Validity and reliability of Resource Utilization Groups (RUG-III) in Finnish long-term care facilities

TitleValidity and reliability of Resource Utilization Groups (RUG-III) in Finnish long-term care facilities
Publication TypeJournal Article
Year of Publication1999
AuthorsBjorkgren M.A, Hakkinen U., Finne-Soveri U.H, Fries B.E
JournalScandinavian Journal of Public Health
Date PublishedSep
Accession Number10482083
Keywords*Diagnosis-Related Groups/cl [Classification], *Health Resources/ut [Utilization], *Long-Term Care/cl [Classification], *Skilled Nursing Facilities/ut [Utilization], *Utilization Review/mt [Methods], Activities of Daily Living, Aged, Analysis of Variance, Female, Finland, Geriatric Assessment, Human, Length of Stay/ec [Economics], Male, Personnel Staffing and Scheduling/ec [Economics], Predictive Value of Tests, Reproducibility of Results, Skilled Nursing Facilities/ec [Economics], Skilled Nursing Facilities/ma [Manpower], Support, Non-U.S. Gov't, Utilization Review/st [Standards]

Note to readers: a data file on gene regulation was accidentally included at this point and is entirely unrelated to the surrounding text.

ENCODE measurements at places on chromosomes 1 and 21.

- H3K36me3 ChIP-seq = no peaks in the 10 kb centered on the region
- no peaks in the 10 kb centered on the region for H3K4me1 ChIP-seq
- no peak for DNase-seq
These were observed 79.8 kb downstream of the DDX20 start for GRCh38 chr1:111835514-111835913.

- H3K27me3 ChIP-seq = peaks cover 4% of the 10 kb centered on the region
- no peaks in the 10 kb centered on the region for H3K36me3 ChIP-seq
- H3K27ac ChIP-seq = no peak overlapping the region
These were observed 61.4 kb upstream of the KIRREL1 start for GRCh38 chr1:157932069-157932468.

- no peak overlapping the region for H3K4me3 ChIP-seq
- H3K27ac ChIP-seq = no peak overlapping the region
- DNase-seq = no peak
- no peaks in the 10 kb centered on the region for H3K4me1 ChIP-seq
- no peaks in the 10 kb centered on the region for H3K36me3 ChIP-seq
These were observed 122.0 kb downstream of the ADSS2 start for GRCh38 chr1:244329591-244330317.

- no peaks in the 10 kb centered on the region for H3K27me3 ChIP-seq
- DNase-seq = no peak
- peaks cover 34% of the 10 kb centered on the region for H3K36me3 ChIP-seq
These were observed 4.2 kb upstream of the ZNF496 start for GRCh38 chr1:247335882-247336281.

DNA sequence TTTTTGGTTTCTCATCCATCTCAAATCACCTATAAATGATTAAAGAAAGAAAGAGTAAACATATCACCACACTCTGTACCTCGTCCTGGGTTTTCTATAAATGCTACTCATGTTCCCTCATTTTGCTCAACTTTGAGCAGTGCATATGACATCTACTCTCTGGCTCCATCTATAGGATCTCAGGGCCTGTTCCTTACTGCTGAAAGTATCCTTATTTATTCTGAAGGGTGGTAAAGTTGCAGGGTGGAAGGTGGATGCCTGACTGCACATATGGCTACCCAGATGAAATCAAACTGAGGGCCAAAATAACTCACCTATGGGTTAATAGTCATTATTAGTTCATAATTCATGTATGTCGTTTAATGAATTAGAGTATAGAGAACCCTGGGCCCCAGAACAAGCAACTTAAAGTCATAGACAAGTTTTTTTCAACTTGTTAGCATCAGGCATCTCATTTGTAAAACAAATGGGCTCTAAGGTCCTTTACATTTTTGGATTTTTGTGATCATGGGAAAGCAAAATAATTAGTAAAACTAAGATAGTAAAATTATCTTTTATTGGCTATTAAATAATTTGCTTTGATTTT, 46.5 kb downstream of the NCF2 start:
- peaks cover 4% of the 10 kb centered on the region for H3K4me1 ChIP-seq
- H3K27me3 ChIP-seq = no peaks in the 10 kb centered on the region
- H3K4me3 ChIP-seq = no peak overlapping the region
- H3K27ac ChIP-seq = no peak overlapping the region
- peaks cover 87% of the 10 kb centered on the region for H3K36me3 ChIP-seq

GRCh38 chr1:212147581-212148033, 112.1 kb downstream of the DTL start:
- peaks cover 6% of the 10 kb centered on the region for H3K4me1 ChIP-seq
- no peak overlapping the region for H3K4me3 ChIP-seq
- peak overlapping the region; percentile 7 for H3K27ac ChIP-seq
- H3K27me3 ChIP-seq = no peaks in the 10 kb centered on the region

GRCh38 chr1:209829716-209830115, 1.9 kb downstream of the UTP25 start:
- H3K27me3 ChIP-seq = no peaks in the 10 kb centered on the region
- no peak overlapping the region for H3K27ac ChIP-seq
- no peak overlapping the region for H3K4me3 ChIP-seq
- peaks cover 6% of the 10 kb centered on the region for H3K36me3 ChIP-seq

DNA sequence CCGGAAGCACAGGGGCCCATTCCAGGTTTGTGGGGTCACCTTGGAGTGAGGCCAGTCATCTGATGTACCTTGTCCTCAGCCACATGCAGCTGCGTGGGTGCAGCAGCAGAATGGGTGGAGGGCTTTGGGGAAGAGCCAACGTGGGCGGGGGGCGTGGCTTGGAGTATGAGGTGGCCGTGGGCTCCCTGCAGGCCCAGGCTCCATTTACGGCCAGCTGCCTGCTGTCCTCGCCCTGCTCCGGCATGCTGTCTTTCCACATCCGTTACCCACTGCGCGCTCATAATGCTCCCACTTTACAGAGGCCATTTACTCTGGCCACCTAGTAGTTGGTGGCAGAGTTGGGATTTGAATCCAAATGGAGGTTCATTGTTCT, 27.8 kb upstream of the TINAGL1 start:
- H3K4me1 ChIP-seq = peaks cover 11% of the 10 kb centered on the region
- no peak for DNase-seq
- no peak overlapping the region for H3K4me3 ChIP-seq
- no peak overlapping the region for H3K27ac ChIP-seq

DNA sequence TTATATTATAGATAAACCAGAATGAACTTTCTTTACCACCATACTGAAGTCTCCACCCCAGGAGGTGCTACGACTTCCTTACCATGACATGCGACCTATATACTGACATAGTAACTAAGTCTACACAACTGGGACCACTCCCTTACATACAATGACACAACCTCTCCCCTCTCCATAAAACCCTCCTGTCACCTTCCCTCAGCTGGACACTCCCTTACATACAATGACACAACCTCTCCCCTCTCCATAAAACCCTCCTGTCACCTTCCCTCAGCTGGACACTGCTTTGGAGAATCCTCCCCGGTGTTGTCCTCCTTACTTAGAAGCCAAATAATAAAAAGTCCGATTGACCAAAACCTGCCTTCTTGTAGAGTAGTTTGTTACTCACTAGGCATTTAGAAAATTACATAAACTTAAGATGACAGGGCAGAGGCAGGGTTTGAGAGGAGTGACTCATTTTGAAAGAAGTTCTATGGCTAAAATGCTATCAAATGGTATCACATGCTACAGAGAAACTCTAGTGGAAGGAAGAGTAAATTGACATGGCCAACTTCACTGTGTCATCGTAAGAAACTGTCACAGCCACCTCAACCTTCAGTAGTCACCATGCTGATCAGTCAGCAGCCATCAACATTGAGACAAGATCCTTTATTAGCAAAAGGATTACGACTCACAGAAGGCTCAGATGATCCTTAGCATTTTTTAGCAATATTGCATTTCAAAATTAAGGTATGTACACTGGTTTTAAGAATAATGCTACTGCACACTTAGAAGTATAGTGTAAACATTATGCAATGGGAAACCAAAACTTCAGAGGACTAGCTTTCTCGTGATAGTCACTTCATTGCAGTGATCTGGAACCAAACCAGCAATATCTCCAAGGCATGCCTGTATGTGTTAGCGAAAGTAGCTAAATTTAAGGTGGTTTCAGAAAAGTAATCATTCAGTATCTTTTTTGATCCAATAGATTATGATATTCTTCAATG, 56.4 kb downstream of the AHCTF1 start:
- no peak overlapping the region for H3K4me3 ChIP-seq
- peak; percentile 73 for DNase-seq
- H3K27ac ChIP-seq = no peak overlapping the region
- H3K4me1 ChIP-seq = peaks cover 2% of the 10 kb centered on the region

Resource Utilization Groups, Version III (RUG-III) is a case-mix system developed in the USA for classification of long-term care residents. This paper examines the validity and reliability of an adapted 22-group version of RUG-III (RUG-III/22) for use in long-term care facilities in Finland. Finnish cost weights for RUG-III/22 groups are calculated and different methods for their computation are evaluated. The study sample (1,964 residents) was collected in 1995-96 from ten long-term care facilities in Finland. RUG-III/22 alone explained 38.2% of the variance of total patient-specific (nursing + auxiliary staff) per diem cost. Resource use within RUG groups was relatively homogeneous. Other predictors of resource use included age, gender and length of stay. RUG-III/22 also met the standard for good reliability (i.e. a kappa value of 0.6 or higher) for crucial classification items, such as activities of daily living and high correlation between assessments based on relative cost.


Short TitleScand J Public Health
Alternate JournalScand J Public Health